April 11–Silver Sevens, looking to limit its environmental footprint, instituted a conservation and sustainability program last year.

The first six months of the effort led to the recycling of 111 tons of the 575 tons of waste produced, according to data provided by Silver Sevens. The program is expected to net a saving of about $25,000 annually.

"A year-and-a-half ago our CEO, Michael Silberling, asked us to as a company to explore recycling and what we can do as a company to recycle," said Dick Moskal, Affinity Gaming vice president of purchasing.

In what started as a pilot program, the success has led to the project becoming an ongoing operation. They are using RenuOil, a locally based waste management company which works with the hotel industry to recycle. Some properties on the Strip have a similar program.

Employees of RenuOil, aided by Silver Sevens, hand sort trash collected throughout the property and throw the items in the appropriate bin. The separate glass, plastic, tin or aluminum into different containers. Cardboard is made into bails.

"Many of those items we sell to go against the cost of the employees to do the recycling for us," Moskal said.

The monetary benefit is produced by selling the recycled waste instead of it ending up on the landfill. In the initial six months of the product was comprised of 23.27 tons of cardboard, 7,281 pounds of plastic, 2,619 pounds of aluminum, 19 tons of glass, 1,326 pounds of tin.

Additionally, 2,187 gallons of used cooking oil and 42 tons of organic food waste were diverted from the landfill.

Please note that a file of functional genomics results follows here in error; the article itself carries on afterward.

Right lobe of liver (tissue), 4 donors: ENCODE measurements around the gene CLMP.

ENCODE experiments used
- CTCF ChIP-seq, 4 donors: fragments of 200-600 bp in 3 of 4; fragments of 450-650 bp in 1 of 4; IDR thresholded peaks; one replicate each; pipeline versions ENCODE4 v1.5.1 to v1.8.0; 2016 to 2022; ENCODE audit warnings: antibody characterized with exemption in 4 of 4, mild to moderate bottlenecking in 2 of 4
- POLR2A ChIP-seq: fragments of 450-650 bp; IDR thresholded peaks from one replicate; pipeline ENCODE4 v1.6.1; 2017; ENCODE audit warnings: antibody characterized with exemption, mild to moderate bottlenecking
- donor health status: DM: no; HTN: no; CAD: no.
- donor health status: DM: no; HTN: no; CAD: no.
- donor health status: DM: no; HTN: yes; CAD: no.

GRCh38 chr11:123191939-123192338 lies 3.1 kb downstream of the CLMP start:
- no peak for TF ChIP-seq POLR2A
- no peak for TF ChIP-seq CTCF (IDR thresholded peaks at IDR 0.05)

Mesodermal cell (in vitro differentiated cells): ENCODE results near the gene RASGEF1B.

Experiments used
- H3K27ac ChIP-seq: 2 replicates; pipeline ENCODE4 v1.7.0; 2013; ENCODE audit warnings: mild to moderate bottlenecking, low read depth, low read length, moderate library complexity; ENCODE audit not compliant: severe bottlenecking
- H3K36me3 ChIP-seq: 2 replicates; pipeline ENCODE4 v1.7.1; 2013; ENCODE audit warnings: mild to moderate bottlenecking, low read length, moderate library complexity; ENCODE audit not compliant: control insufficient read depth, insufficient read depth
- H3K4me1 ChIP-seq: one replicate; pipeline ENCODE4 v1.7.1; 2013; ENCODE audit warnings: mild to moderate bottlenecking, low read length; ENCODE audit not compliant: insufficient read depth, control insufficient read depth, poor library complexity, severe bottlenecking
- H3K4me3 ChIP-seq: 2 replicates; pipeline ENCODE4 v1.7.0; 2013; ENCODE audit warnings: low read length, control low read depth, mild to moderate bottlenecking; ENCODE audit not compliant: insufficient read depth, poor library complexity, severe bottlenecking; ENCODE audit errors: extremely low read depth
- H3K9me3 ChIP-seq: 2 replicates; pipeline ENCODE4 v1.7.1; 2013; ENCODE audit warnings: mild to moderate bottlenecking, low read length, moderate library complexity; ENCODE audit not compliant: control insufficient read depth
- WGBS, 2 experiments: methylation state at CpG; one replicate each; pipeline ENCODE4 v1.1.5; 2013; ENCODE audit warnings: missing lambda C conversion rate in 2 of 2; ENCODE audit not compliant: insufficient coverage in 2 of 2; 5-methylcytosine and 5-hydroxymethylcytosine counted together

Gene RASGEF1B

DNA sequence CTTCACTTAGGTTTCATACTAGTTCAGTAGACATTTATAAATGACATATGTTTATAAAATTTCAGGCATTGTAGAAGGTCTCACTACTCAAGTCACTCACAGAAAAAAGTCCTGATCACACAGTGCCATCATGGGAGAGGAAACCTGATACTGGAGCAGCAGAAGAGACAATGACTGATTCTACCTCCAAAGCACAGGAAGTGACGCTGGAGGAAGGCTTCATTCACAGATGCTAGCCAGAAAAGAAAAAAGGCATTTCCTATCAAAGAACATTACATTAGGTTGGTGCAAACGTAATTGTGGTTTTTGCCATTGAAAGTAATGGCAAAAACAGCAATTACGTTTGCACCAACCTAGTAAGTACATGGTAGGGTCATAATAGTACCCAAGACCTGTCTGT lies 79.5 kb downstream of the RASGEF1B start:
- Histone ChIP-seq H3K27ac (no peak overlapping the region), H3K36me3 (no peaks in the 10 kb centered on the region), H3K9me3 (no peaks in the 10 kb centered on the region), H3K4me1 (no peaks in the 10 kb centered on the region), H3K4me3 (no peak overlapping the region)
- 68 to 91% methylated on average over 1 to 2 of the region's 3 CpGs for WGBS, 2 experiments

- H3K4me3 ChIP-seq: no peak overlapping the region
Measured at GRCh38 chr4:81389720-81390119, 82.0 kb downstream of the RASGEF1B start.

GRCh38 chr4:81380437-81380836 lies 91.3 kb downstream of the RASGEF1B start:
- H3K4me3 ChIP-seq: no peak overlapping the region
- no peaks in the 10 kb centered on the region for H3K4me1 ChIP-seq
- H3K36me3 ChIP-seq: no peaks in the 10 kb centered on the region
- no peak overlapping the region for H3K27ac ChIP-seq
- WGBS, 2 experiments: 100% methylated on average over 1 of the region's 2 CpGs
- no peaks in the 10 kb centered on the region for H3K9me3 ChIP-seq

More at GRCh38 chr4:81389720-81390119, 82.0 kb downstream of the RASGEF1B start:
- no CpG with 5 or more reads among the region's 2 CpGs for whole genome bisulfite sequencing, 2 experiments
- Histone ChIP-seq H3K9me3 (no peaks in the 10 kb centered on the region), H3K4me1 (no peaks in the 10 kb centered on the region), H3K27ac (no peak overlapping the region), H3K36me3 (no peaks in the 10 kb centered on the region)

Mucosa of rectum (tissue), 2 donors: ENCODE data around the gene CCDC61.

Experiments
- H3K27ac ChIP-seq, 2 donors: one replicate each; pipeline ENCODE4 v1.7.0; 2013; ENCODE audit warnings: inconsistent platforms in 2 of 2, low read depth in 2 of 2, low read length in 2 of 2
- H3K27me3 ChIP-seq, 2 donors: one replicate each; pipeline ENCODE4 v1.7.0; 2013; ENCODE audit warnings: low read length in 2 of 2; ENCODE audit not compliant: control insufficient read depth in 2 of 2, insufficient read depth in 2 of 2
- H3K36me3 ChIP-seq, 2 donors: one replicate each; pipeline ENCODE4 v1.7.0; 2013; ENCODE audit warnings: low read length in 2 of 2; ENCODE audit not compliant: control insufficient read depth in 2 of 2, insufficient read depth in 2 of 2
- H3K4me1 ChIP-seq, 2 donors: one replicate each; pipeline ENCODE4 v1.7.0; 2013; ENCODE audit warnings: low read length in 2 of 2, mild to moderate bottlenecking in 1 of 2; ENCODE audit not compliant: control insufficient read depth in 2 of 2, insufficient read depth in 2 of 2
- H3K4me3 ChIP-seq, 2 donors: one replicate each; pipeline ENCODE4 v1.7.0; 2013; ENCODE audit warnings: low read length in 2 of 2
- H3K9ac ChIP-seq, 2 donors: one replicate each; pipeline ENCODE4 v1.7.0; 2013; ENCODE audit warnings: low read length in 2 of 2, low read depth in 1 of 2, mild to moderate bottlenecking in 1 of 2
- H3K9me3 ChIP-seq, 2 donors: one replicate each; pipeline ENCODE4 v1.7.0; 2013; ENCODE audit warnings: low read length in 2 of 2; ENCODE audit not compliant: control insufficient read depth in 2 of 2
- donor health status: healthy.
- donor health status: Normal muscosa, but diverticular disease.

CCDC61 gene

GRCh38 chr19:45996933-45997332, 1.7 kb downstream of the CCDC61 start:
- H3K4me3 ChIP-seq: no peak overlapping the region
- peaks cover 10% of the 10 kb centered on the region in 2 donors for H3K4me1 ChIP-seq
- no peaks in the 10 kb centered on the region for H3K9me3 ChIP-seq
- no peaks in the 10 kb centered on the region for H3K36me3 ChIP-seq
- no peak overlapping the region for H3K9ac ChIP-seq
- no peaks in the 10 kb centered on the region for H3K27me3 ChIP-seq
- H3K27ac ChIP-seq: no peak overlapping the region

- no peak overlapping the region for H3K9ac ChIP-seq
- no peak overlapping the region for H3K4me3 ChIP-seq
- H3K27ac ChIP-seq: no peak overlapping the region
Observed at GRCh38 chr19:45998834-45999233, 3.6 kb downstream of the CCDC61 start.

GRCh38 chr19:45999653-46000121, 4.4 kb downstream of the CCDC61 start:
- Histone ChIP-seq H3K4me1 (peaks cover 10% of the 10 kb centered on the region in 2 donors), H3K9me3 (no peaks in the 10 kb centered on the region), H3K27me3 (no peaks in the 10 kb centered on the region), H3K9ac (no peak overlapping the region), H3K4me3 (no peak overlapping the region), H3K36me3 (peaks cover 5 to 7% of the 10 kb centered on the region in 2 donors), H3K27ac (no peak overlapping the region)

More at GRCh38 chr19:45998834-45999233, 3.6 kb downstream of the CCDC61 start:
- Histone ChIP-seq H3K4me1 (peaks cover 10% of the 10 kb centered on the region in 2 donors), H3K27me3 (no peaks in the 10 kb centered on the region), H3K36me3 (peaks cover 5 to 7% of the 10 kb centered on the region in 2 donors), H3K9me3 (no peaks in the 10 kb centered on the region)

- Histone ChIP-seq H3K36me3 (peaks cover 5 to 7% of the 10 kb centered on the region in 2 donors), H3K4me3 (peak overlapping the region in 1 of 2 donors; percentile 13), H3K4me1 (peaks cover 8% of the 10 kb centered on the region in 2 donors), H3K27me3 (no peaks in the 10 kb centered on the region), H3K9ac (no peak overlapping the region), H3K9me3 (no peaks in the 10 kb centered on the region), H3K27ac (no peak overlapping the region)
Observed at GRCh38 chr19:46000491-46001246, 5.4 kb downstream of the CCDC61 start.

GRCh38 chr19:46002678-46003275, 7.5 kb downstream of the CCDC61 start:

Also, having less pulls per week on the trash compactor and less garbage pickup also saves money.

"That (profits) will continue to increase as our employees get a better understanding of how the system works," Moskal said. "

The program resulted in Silver Sevens has reducing their carbon footprint by conserving 59 tons of carbon dioxide, 249,036 kilowatt hours of energy, and 194,400 gallons of water.

"The corporate responsibility that has been set up by our CEO is we want to be as kind as we can be to the environment," he said. "We will continue these programs to fulfill these responsibilities that we feel we have to the environment."

After the success of the program at Silver Sevens, Moskal said Affinity Gaming is looking to expand it to its other southern Nevada properties.

"We're now looking to expand the program out to Primm," he said. "Primm produces a lot more waste than Silver Sevens because we have three properties (Primm Valley Resort, Whiskey Pete's and Buffalo Bills) out there."